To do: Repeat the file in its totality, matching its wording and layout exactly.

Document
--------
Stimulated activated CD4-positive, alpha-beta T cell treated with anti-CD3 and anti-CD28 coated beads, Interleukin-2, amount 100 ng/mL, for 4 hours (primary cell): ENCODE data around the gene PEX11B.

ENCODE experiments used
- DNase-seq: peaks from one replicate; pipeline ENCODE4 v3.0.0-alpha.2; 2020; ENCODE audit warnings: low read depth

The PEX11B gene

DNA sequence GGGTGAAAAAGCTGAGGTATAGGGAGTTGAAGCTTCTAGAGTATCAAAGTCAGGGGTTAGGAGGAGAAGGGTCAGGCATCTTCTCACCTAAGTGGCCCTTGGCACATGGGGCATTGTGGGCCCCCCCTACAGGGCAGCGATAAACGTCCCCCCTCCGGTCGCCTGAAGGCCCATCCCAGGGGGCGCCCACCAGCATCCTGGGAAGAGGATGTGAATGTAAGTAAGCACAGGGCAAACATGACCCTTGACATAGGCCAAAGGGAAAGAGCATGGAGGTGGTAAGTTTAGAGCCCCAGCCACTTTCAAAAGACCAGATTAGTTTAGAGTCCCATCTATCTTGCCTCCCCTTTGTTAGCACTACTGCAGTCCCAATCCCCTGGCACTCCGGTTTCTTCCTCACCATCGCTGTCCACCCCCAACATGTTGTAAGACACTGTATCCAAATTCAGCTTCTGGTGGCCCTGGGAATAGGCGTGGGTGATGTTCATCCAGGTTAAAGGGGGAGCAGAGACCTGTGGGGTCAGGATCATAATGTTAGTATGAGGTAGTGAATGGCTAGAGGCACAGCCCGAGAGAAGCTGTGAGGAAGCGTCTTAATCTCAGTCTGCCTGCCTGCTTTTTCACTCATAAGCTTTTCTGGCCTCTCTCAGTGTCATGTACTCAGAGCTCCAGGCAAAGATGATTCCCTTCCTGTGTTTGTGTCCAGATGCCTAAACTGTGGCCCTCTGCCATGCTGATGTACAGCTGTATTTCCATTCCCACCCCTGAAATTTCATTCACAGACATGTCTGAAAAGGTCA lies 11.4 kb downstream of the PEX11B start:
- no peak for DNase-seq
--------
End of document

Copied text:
Stimulated activated CD4-positive, alpha-beta T cell treated with anti-CD3 and anti-CD28 coated beads, Interleukin-2, amount 100 ng/mL, for 4 hours (primary cell): ENCODE data around the gene PEX11B.

ENCODE experiments used
- DNase-seq: peaks from one replicate; pipeline ENCODE4 v3.0.0-alpha.2; 2020; ENCODE audit warnings: low read depth

The PEX11B gene

DNA sequence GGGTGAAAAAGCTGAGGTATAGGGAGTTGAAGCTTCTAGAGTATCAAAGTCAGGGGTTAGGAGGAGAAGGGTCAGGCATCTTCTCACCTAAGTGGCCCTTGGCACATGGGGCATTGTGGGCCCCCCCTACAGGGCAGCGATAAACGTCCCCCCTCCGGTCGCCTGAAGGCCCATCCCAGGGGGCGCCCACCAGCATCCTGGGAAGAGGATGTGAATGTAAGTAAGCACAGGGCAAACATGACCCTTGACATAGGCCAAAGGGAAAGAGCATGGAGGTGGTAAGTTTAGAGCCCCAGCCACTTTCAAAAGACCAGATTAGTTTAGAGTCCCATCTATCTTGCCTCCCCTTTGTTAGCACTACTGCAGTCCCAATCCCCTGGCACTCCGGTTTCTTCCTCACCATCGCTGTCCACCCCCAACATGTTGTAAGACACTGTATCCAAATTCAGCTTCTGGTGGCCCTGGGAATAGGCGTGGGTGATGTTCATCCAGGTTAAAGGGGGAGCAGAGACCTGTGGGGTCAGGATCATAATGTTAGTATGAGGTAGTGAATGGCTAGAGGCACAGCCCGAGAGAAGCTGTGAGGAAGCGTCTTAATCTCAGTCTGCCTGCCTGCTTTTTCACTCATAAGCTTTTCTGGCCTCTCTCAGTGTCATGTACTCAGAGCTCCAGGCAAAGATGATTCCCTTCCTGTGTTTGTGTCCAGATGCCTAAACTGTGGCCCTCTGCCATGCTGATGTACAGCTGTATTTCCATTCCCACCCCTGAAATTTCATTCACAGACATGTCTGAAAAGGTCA lies 11.4 kb downstream of the PEX11B start:
- no peak for DNase-seq